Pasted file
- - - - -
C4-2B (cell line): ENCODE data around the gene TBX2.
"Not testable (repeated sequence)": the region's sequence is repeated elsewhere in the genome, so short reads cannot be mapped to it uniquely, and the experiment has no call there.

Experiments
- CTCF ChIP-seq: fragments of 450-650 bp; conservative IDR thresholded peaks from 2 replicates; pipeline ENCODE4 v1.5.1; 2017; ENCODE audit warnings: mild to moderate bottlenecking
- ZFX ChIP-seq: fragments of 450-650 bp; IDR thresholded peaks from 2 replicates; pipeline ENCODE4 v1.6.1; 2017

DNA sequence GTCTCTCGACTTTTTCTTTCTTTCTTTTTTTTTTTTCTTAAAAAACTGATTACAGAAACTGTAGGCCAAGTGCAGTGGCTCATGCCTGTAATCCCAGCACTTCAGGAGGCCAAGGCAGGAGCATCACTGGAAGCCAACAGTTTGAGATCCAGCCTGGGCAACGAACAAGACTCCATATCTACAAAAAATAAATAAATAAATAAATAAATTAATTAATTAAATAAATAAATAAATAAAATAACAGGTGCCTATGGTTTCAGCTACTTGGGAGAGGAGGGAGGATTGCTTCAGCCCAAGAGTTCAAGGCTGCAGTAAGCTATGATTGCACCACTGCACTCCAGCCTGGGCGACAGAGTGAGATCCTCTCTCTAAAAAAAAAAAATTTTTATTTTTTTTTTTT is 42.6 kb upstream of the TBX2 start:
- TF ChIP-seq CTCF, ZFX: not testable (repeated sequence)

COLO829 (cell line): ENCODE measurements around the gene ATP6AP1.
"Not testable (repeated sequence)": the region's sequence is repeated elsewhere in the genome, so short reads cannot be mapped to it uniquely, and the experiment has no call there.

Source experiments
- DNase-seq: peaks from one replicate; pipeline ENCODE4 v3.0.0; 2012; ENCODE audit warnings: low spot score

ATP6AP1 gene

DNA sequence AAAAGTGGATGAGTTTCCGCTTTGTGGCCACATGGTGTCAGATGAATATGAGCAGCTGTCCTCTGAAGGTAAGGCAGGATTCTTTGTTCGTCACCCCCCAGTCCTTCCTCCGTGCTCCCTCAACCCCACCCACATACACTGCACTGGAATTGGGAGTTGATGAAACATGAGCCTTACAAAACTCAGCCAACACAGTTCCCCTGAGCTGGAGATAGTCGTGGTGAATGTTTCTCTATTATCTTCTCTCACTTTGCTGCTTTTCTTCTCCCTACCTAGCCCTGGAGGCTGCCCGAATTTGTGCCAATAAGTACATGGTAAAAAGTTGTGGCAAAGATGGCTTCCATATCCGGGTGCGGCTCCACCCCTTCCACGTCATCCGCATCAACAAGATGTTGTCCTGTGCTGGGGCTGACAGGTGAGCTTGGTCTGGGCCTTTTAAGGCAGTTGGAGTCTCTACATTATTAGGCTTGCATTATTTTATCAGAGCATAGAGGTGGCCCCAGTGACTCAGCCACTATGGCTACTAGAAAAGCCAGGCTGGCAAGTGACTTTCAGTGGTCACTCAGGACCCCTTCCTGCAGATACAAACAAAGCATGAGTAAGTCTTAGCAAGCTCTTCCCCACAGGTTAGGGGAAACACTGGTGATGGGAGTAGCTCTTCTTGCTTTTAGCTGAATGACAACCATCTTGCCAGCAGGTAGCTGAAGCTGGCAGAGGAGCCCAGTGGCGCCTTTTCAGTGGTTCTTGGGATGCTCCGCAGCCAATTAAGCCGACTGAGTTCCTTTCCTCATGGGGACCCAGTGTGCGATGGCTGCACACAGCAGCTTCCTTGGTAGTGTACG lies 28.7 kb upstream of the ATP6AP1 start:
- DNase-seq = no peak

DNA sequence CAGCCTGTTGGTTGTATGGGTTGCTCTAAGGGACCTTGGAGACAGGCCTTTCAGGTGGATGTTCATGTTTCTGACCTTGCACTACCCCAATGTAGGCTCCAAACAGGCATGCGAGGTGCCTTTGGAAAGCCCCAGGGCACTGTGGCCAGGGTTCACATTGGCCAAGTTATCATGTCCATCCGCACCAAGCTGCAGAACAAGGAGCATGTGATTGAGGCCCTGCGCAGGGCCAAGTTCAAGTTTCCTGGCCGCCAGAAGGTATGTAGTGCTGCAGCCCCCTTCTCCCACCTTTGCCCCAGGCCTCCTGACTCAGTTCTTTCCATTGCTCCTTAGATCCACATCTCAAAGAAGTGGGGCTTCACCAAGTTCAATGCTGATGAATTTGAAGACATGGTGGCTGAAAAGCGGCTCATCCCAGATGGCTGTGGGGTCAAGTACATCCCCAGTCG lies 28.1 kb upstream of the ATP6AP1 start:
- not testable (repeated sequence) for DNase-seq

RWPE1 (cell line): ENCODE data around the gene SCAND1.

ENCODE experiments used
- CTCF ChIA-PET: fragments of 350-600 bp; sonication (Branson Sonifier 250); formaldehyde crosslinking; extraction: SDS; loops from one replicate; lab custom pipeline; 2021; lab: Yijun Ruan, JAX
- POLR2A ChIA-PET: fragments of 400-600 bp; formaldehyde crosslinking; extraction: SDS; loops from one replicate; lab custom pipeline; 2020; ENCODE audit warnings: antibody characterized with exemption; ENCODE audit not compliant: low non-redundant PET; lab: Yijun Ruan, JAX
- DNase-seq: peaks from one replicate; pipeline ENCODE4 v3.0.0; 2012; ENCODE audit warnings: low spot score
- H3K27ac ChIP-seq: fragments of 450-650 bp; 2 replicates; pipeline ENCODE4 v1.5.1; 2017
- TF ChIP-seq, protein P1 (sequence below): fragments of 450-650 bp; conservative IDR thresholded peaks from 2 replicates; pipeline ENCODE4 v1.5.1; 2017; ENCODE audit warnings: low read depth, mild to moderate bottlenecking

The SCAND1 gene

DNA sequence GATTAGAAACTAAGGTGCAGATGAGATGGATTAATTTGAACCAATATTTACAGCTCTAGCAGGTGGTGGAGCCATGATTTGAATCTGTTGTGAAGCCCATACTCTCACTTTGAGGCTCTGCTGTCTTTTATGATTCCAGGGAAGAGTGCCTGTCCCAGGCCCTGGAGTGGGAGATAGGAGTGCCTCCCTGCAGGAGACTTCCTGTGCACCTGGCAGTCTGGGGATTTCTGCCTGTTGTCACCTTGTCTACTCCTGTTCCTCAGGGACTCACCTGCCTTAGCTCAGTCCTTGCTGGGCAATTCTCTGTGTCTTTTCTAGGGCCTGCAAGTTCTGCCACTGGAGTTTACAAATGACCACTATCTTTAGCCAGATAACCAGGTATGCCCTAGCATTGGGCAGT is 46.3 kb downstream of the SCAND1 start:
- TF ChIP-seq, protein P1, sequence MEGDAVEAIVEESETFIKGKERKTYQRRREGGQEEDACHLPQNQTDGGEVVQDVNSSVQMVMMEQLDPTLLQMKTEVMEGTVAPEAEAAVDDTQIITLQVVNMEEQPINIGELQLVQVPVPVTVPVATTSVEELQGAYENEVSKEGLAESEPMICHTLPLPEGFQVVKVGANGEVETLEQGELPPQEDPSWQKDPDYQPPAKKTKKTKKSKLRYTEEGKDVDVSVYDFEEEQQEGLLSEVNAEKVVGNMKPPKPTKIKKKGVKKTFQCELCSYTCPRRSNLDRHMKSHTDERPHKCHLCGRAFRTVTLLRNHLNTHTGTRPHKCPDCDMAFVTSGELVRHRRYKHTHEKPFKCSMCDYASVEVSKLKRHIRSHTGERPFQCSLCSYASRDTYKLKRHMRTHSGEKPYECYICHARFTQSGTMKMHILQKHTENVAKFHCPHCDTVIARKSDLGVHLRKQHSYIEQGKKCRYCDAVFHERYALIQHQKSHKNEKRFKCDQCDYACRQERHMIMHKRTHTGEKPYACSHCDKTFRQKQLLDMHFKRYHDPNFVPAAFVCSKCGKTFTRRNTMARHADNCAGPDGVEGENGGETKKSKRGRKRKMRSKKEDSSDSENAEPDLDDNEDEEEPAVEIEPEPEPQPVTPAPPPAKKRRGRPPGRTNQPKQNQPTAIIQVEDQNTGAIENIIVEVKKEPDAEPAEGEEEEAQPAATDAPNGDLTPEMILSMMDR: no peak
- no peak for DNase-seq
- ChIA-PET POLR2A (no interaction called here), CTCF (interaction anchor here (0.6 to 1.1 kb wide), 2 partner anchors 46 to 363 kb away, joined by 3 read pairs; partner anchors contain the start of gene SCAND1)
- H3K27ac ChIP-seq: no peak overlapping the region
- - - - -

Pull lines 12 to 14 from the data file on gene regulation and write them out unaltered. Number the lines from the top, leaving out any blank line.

ATP6AP1 gene

DNA sequence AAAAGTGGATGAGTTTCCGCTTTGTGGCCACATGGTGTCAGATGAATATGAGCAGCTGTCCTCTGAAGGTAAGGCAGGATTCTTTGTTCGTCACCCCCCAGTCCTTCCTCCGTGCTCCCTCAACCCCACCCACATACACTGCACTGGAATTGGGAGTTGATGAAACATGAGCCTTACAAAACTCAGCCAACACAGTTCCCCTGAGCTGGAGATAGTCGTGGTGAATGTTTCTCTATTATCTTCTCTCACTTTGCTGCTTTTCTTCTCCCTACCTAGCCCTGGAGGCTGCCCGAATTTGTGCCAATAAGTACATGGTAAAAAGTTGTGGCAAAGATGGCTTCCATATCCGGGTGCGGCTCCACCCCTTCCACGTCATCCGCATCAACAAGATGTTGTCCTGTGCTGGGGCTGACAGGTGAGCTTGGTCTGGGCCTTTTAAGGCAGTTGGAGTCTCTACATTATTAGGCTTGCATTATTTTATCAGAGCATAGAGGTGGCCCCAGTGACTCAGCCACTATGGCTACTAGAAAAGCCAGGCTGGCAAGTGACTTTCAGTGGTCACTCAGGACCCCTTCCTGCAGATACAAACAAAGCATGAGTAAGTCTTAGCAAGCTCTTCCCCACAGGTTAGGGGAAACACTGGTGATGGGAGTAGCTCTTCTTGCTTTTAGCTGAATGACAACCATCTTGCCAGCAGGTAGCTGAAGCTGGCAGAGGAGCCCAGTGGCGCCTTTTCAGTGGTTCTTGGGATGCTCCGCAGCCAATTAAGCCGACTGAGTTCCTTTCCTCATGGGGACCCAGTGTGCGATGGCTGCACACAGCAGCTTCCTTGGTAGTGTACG lies 28.7 kb upstream of the ATP6AP1 start:
- DNase-seq = no peak